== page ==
We study the effect that uncertainties in the nuclear spin-dependent structure functions have in the determination of the dark matter (DM) parameters in a direct detection experiment. We show that different nuclear models that describe the spin-dependent structure function of specific target nuclei can lead to variations in the reconstructed values of the DM mass and scattering cross-section. We propose a parametrization of the spin structure functions that allows us to treat these uncertainties as variations of three parameters, with a central value and deviation that depend on the specific nucleus. The method is illustrated for germanium and xenon detectors with an exposure of 300 kg yr, assuming a hypothetical detection of DM and studying a series of benchmark points for the DM properties. We find that the effect of these uncertainties can be similar in amplitude to that of astrophysical uncertainties, especially in those cases where the spin-dependent contribution to the elastic scattering cross-section is sizable.

### Nuclear uncertainties in the spin-dependent structure functions for direct dark matter detection [Replacement]

We study the effect that uncertainties in the nuclear spin-dependent structure functions have in the determination of the dark matter (DM) parameters in a direct detection experiment. We show that different nuclear models that describe the spin-dependent structure function of specific target nuclei can lead to variations in the reconstructed values of the DM mass and scattering cross-section. We propose a parametrization of the spin structure functions that allows us to treat these uncertainties as variations of three parameters, with a central value and deviation that depend on the specific nucleus. The method is illustrated for germanium and xenon detectors with an exposure of 300 kg yr, assuming a hypothetical detection of DM and studying a series of benchmark points for the DM properties. We find that the effect of these uncertainties can be similar in amplitude to that of astrophysical uncertainties, especially in those cases where the spin-dependent contribution to the elastic scattering cross-section is sizable.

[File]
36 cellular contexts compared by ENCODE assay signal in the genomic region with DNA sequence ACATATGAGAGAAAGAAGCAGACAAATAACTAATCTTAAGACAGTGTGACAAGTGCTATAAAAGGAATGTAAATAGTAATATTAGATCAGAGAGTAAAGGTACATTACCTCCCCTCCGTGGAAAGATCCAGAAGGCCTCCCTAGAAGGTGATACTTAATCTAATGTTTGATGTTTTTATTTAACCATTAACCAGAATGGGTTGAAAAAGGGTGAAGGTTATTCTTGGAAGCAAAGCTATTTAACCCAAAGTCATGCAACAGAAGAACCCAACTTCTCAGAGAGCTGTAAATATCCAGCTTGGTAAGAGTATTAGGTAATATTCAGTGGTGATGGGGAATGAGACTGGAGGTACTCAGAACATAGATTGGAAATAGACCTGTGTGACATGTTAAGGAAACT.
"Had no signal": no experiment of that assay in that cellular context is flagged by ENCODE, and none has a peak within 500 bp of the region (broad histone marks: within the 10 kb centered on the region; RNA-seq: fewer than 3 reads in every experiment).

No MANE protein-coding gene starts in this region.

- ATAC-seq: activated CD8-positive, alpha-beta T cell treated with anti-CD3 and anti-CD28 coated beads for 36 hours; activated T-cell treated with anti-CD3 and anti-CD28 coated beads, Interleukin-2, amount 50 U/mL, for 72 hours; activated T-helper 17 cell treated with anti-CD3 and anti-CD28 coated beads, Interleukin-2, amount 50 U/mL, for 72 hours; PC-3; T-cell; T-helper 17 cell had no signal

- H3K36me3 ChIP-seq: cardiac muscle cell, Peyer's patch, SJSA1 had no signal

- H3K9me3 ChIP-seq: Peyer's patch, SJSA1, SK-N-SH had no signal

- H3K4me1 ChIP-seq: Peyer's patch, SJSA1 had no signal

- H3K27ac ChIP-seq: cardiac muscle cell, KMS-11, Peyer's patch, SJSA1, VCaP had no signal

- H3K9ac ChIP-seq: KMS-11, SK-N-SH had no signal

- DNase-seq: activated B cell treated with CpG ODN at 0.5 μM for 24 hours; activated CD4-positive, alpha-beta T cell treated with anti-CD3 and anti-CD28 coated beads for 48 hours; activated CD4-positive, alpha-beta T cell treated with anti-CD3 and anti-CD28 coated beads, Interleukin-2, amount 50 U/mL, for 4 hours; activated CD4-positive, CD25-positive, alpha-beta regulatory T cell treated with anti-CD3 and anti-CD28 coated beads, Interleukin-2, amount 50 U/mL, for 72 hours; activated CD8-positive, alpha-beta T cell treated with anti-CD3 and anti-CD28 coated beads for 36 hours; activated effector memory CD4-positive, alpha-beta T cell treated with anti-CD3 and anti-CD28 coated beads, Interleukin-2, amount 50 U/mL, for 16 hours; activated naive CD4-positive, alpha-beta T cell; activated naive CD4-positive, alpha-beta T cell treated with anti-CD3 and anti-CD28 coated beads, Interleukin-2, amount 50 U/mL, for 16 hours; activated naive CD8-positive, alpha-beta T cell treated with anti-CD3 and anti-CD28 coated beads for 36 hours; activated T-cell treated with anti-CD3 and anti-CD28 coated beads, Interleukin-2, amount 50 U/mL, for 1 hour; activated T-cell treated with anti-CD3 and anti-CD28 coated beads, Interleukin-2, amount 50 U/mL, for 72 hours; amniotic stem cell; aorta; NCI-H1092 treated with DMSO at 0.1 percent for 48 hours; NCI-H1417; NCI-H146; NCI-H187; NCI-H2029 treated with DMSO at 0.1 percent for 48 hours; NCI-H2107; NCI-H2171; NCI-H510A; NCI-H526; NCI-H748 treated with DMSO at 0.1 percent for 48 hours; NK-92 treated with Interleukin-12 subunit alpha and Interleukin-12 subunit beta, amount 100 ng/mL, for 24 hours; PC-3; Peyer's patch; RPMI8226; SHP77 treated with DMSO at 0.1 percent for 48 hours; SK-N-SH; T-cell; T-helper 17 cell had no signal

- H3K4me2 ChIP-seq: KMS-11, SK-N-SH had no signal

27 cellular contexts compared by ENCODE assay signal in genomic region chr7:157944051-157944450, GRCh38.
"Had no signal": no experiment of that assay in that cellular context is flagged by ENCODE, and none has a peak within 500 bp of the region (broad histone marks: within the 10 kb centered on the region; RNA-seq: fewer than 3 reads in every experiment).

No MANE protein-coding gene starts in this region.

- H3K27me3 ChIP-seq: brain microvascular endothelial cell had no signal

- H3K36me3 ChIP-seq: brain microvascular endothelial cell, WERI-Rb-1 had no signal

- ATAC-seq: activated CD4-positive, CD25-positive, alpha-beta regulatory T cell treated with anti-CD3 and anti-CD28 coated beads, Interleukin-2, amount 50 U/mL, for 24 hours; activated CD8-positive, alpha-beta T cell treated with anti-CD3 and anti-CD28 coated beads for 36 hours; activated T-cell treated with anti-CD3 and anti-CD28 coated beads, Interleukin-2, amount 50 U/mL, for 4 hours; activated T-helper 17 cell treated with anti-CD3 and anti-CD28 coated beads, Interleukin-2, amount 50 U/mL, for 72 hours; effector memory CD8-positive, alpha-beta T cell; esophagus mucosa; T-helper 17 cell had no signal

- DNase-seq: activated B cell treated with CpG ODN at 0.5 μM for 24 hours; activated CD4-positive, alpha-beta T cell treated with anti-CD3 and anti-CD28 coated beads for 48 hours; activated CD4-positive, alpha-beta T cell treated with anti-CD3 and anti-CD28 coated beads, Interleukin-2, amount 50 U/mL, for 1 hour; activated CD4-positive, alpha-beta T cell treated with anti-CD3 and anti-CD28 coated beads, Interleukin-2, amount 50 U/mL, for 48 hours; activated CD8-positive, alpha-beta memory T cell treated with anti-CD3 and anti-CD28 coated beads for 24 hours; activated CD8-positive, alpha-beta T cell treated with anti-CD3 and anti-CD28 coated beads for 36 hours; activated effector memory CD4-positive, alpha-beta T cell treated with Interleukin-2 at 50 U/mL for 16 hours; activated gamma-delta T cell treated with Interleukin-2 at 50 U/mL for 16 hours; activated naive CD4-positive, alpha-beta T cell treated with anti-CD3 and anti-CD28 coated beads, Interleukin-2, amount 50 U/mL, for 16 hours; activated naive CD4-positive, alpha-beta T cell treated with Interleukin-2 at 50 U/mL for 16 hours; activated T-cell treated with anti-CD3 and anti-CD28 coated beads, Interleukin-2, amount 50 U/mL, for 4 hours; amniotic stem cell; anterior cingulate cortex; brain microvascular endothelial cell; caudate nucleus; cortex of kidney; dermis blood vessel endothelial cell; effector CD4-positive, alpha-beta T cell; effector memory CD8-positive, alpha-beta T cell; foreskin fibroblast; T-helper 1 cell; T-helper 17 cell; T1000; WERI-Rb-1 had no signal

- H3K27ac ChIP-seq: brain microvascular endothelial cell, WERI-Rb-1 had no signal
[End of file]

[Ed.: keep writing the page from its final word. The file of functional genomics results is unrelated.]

### Driven Multifluid MHD Molecular Cloud Turbulence

It is believed that turbulence may have a significant impact on star formation and the dynamics and evolution of the molecular clouds in which this occurs. It is also known that non-ideal magnetohydrodynamic effects influence the nature of this turbulence. We present the results of a numerical study of 4-fluid MHD turbulence in which the dynamics of electrons, ions, charged dust grains and neutrals and their interactions are followed. The parameters describing the fluid being simulated are based directly on observations of molecular clouds. We find that the velocity and magnetic field power spectra are strongly influenced by multifluid effects on length-scales at least as large as 0.05 pc. The PDFs of the various species in the system are all found to be close to log-normal, with charged species having a slightly less platykurtic (flattened) distribution than the neutrals. We find that the introduction of multifluid effects does not significantly alter the structure functions of the centroid velocity increment.

### A divergence-cleaning scheme for cosmological SPMHD simulations